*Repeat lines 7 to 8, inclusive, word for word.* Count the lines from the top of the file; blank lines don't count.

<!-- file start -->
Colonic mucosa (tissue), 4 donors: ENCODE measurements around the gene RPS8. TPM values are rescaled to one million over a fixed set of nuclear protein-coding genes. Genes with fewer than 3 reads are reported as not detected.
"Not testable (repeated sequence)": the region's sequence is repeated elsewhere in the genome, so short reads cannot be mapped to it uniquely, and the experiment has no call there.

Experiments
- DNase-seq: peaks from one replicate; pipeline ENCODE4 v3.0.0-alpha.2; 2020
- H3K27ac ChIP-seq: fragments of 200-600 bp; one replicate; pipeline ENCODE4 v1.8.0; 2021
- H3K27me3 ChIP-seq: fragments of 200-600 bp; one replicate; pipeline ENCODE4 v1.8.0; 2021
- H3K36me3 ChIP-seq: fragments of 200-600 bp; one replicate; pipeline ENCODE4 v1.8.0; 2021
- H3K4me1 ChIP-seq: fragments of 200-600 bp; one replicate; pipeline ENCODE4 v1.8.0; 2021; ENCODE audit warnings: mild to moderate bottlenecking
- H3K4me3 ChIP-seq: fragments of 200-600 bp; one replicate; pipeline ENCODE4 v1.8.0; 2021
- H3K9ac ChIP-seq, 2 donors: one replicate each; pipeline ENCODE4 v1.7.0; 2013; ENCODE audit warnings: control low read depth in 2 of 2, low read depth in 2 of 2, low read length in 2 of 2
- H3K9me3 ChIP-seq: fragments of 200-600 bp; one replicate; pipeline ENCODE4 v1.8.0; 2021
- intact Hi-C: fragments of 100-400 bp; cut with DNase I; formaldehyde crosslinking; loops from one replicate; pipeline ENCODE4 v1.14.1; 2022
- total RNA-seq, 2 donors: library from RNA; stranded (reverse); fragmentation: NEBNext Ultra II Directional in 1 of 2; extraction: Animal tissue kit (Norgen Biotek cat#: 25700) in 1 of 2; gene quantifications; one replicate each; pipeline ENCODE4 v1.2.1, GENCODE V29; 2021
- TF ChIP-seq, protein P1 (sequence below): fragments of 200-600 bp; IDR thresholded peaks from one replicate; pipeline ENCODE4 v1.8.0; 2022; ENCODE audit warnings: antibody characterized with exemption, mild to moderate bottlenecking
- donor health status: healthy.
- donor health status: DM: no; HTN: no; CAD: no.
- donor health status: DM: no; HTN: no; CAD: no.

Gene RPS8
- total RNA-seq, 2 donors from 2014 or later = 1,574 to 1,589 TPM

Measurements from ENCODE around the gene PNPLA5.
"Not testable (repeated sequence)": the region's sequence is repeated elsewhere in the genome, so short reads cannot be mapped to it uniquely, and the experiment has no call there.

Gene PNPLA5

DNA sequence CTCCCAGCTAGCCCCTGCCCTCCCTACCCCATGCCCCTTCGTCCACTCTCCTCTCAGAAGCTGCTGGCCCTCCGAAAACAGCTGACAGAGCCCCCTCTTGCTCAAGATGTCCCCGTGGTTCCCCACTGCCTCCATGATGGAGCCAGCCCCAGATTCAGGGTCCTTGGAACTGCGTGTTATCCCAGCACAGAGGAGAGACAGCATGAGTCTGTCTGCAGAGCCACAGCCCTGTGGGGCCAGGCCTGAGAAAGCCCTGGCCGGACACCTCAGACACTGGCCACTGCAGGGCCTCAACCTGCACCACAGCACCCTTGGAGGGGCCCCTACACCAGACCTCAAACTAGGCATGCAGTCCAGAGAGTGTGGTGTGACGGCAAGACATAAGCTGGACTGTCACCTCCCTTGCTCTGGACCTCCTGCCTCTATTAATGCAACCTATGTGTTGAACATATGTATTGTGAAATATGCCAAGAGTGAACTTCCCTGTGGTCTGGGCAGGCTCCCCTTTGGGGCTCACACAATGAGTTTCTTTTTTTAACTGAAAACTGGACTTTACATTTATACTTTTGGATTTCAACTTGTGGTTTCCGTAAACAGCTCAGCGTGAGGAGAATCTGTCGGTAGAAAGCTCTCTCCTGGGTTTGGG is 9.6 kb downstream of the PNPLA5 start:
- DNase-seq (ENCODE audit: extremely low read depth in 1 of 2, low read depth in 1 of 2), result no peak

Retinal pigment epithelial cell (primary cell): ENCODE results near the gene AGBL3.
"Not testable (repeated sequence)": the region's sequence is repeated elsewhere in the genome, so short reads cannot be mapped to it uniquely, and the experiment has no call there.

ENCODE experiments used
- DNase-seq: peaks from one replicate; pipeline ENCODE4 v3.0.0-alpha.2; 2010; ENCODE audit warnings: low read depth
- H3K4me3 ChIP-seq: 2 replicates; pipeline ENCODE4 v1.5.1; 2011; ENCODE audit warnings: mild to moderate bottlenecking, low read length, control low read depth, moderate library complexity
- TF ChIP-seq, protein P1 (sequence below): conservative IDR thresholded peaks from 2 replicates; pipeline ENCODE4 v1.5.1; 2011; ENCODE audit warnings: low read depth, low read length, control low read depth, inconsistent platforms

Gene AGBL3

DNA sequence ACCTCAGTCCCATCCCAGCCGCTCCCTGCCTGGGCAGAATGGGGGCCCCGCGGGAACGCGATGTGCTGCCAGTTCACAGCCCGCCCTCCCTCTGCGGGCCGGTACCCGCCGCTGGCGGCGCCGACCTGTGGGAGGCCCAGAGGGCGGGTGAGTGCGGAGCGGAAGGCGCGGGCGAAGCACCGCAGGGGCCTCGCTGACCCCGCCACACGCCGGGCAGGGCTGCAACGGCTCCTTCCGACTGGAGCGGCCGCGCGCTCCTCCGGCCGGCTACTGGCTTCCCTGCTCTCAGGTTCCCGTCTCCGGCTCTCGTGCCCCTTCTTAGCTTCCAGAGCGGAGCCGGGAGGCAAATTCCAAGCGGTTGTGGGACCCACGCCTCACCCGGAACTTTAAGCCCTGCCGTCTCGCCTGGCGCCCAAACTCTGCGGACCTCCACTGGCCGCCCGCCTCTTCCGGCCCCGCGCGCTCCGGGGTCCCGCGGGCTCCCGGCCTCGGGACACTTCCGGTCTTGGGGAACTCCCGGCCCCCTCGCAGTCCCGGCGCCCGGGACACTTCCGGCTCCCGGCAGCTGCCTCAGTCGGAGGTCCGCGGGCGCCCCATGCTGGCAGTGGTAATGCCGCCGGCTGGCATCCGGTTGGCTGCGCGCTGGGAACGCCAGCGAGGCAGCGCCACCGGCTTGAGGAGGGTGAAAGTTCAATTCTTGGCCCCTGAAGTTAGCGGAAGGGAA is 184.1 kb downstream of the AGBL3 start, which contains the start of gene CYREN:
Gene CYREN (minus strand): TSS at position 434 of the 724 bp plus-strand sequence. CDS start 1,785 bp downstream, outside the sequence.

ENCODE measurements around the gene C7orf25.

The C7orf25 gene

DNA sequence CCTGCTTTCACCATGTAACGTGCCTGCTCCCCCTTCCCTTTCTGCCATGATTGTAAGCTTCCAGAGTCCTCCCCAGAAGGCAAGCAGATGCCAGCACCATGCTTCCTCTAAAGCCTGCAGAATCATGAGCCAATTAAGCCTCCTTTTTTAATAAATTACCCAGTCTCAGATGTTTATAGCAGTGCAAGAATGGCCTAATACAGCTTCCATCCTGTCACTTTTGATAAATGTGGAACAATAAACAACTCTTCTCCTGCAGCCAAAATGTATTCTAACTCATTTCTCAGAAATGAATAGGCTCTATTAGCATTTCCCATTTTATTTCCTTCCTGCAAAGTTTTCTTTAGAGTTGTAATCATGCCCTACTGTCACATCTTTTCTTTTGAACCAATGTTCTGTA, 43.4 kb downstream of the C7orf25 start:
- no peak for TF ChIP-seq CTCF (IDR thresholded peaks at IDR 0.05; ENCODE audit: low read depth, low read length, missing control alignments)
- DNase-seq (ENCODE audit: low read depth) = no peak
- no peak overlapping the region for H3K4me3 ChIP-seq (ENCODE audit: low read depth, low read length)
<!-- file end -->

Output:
- H3K36me3 ChIP-seq: fragments of 200-600 bp; one replicate; pipeline ENCODE4 v1.8.0; 2021
- H3K4me1 ChIP-seq: fragments of 200-600 bp; one replicate; pipeline ENCODE4 v1.8.0; 2021; ENCODE audit warnings: mild to moderate bottlenecking